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Archives for October 2010

Tea Party not so mad

Mark Mardell | 23:49 UK time, Saturday, 30 October 2010


Tea Party rally in Colombus, Ohio

Columbus, Ohio

"He's just trying to pretend there's as much enthusiasm for the other side. But it's not true."

That was the sentiment of the lady who'd been hooting and hollering next to me as if she were at a revivalist meeting - booing the mention of labour unions, cheering the constitution.

While people gathered in Washington DC for comedian Jon Stewart's "march for sanity", I was with some of the people he tries to mock.

The rally in Lane Road Park, just outside Columbus, Ohio, was rather smaller - about 200 people - but then there were no superstar entertainers on display.

We'd all gathered as three buses from the Tea Party Express rolled into the car park. The organisers hadn't been able to tell me if Sarah Palin would appear as originally advertised. She has apparently grown rather capricious when bestowing the favour of her presence.

But if the crowd were disappointed at the no-show, they certainly didn't show it, gathering in front of the bus and whooping "Freedom" before settling down to listen to speakers, including Diana Nagy, a Christian country singer in high-heeled boots who out-Palined Palin with a swooping, giggling delivery of political punchlines. Unlike Sarah Palin she also gave a solo performance of the national anthem, with heavy emphasis on the line "one nation under God" and less politically explicable weight on the word "stars".

This is a movement that tends to easily embrace martyrdom and the sense of being got at by an elite. Stewart won't hurt their self image.

The main speaker said: "Our name is being dragged through the mud, that we're violent racists." The all-white crowd cheer or just nod. I have never seen any overt racism at a Tea Party rally and don't today.

Most I spoke to never watch Jon Stewart and they didn't care very much about the rally. One man who'd just told me Barack Obama was a communist said: "I don't know who he is but if he says we're nuts he's a liar."

Well, maybe Stewart doesn't quite say that, but plenty do, and one Washington Post columnist recently pulled together the inanities of various Tea Party candidates.

What is interesting about this is that most of the odd things that have been said by Sharron Angle and Christine O'Donnell date before the current race.

The struggle of those in charge of the Tea Party, if anybody can be in charge of something so hydra-headed, is to put the focus on fiscal conservatism and the constitution and not get caught up in social issues. This can prove very difficult. One man carries a banner: "Speak for yourself Obama, we are a Christian nation, we are a Christian nation, whatever Obama says". A T-shirt has a list of 10 principles, covering the constitution, the budget and ending up: "I believe in Jesus Christ as my saviour". I am sure many Tea Party supporters would endorse all 10 sentiments, but if they try to broaden their agenda, they will narrow their base.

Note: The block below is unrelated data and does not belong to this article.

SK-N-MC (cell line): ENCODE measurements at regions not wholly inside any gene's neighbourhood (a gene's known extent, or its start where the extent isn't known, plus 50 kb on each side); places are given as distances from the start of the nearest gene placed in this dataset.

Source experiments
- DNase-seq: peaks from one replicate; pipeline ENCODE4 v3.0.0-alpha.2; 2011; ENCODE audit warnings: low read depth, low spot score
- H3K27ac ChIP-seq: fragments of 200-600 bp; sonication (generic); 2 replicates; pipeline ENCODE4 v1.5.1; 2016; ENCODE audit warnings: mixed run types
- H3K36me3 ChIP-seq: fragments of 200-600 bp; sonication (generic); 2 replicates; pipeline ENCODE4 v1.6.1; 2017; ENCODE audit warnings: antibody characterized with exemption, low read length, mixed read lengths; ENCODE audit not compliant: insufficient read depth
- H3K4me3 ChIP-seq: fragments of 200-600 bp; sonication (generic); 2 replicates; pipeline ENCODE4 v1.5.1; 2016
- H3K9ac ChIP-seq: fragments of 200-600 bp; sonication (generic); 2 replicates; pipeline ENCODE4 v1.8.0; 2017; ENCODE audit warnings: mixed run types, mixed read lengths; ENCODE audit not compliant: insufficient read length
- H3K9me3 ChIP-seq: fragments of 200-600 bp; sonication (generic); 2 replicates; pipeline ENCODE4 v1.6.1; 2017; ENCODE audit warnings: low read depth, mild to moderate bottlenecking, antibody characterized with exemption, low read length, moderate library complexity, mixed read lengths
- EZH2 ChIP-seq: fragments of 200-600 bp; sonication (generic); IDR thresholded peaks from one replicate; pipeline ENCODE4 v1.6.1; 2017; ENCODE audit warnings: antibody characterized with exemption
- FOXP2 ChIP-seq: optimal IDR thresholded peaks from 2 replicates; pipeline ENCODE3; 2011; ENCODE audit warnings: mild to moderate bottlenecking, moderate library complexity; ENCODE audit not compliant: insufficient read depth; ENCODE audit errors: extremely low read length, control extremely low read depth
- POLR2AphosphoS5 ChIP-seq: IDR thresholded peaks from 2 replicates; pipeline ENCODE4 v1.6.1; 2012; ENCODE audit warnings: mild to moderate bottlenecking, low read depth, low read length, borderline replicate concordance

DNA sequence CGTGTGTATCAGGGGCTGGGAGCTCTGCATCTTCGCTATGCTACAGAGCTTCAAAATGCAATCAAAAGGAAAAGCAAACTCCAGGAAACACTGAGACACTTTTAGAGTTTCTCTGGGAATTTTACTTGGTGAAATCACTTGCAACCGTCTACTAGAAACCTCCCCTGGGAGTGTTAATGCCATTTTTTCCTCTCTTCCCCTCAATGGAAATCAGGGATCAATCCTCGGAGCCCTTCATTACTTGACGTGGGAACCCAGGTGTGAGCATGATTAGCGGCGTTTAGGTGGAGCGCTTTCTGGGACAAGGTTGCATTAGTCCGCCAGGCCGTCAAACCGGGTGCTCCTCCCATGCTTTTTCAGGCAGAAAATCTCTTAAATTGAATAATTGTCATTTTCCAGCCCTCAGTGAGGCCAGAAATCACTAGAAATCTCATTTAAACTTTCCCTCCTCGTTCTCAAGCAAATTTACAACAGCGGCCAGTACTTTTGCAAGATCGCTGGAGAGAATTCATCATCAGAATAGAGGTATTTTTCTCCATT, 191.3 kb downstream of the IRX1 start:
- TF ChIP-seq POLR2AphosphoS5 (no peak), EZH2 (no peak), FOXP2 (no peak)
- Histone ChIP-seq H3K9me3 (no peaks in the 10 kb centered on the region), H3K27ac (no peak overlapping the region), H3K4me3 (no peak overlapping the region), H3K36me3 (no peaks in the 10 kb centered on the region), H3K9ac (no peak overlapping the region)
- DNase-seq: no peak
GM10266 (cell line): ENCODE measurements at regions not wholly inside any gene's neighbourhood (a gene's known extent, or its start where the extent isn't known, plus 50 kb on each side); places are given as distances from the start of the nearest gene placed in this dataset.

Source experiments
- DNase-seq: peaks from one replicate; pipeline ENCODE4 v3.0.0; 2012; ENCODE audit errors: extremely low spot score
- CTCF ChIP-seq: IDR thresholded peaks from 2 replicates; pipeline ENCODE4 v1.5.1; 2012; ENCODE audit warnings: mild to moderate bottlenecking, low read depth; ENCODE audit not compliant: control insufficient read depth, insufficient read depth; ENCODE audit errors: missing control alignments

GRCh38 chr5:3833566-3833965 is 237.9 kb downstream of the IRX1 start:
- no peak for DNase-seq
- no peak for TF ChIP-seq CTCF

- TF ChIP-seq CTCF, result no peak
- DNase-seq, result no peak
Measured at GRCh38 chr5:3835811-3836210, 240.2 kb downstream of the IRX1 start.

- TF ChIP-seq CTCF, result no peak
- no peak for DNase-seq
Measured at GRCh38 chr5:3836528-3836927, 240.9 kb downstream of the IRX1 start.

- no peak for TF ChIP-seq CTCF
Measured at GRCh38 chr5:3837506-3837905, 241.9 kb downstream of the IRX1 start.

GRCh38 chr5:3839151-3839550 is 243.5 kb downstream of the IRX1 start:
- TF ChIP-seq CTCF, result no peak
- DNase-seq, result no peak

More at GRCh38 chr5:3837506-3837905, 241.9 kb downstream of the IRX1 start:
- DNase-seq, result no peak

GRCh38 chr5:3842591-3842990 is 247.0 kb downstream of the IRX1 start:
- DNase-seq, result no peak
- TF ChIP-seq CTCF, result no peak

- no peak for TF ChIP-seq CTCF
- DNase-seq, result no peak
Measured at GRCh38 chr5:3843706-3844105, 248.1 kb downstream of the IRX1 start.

Over the past year I have spoken to many supporters of the Tea Party and been to lots of rallies. I have spoken to people whose characterisation of Mr Obama and his aims seems to me way off beam, a cartoon enemy conjured from some 1950s nightmare. Some believe the constitution tightly constrains the sort of economy America must have, and that only they can define what is properly American.

There is a wide-eyed enthusiasm that is easy to mock. But talk to people for more than a few minutes and fury tends to dissolve into concern, worry about the economic direction of the country, worry about the size of the government and the level of taxation. They're mad as hell, but that doesn't make them crazy.

Why politics demand stern Obama reaction

Mark Mardell | 00:11 UK time, Saturday, 30 October 2010


President Barack Obama meets his national security team at the White House

You won't catch the White House playing down a terrorist threat, especially with an election a few days away.

The BBC has been told by a senior administration official that a Saudi tip-off led to the discovery of the "sinister" devices on cargo planes bound for the United States. They were rather curious - ink cartridges smeared with white powder with and some electronics attached.

We don't yet know exactly what they were, or what sort of damage they could do.

Still, whenever President Barack Obama has tried to play down a threat or put it in context he has been attacked with breathless horror, as though a stiff upper lip was somehow giving in. So there is no mileage in doing anything but playing it up to the maximum.

Mr Obama was the first to say that the devices contained "explosive materials", though off-the-record briefings in Britain suggested the one at East Midlands Airport didn't. Mr Obama didn't use the word "bomb" though. It was made clear he was told about "a credible terrorist threat" just seven minutes after the discovery of the device in Britain. A photographer was on hand to capture later, stern-faced meetings.